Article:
Logging Windows Amazon EC2 UserData activity in Amazon CloudWatch
UserData is a set of instructions you send to an Amazon Elastic Compute Cloud (Amazon EC2) instance at creation time to customize the deployment. These are tasks that happen automatically when the instance is launching for the first time and tend to be difficult to troubleshoot.
The process requires decrypting the instance credentials, connecting to the instance and navigating to the file location, and reviewing the log. This sounds pretty simple, especially when you have to do it only a couple of times, but after that it can get pretty tedious.
In this post, I want to show you how to minimize or eliminate the need to connect to your Amazon EC2 instance by sending key event data to Amazon CloudWatch. This allows you to map out the initialization events in a simple and centralized location.
When launching an EC2 instance, you have the option to send instructions to the instance at launch time. This can be accomplished by using the Amazon Web Services (AWS) Management Console, the AWS Command Line Interface, or AWS CloudFormation. Because this blog is geared toward Windows, we will be provisioning our instance using PowerShell.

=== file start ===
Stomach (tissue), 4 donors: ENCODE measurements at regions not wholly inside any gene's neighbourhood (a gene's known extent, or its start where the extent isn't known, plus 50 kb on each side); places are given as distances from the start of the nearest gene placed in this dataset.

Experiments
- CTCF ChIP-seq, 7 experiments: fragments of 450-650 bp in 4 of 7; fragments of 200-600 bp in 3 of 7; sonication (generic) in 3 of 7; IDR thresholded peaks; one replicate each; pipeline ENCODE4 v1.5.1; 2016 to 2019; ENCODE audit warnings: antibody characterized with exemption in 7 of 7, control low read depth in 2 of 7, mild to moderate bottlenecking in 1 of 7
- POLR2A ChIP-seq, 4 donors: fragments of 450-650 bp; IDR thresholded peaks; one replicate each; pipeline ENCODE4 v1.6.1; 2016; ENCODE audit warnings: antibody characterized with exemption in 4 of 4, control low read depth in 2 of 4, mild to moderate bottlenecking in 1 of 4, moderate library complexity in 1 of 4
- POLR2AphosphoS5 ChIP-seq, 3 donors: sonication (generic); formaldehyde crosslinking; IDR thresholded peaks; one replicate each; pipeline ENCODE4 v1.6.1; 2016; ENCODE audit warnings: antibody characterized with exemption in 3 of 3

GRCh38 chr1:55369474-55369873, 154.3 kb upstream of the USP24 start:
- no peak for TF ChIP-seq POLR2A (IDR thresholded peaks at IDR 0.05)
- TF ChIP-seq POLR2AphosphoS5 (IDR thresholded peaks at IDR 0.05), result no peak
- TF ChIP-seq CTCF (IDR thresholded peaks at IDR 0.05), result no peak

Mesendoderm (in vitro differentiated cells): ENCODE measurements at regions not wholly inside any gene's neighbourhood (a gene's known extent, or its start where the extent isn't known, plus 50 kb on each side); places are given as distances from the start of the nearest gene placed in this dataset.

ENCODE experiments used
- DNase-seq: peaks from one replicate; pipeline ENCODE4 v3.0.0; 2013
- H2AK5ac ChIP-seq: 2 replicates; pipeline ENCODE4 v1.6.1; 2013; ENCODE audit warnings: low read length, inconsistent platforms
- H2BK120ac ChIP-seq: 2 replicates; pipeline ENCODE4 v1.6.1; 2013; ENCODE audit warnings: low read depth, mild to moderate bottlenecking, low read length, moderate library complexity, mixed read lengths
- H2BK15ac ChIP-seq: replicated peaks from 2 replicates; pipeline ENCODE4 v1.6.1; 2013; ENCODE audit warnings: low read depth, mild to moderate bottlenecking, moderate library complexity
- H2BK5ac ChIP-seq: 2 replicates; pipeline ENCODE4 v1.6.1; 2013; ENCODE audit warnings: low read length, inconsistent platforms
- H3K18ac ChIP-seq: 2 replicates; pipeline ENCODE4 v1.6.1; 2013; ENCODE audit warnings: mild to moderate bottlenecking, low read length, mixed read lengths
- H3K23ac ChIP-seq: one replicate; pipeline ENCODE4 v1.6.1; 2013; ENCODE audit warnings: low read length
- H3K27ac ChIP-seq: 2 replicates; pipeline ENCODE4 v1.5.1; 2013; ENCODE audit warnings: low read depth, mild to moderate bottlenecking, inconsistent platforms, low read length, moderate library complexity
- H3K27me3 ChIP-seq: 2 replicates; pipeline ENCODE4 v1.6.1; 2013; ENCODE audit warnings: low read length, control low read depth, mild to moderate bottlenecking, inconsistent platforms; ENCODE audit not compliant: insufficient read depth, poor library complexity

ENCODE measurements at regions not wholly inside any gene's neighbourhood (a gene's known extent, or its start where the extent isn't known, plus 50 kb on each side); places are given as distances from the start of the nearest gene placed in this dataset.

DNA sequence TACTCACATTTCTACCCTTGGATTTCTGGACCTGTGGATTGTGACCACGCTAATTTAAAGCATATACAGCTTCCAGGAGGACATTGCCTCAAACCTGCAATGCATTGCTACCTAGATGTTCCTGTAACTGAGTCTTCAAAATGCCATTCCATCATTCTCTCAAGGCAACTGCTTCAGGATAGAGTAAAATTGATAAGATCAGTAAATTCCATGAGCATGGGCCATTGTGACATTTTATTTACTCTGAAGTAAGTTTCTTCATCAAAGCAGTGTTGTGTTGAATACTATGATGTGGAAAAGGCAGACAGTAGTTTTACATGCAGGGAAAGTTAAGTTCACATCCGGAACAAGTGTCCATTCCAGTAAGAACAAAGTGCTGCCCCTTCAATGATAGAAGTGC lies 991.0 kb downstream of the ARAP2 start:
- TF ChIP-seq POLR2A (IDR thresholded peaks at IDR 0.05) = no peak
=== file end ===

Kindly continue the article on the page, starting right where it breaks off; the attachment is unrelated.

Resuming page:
In Part 1 of this post, I break down the logging function. Part 2 shows how to use the function. Part 3 shows a PowerShell EC2 launch script that combines what we cover in Parts 1 and 2. In Part 4, I show you how to repeat the process with an AWS CloudFormation template.
Part 1. The logging function
I created this function to do the heavy lifting of writing the log entries in CloudWatch. Here is the complete function.
- We will need to pass in three parameters whenever the function is called.
- Next, we determine whether the log group exists. If it does, we reuse it; if not, we create a new one. When a new log group is created, we automatically know we need a log stream within it.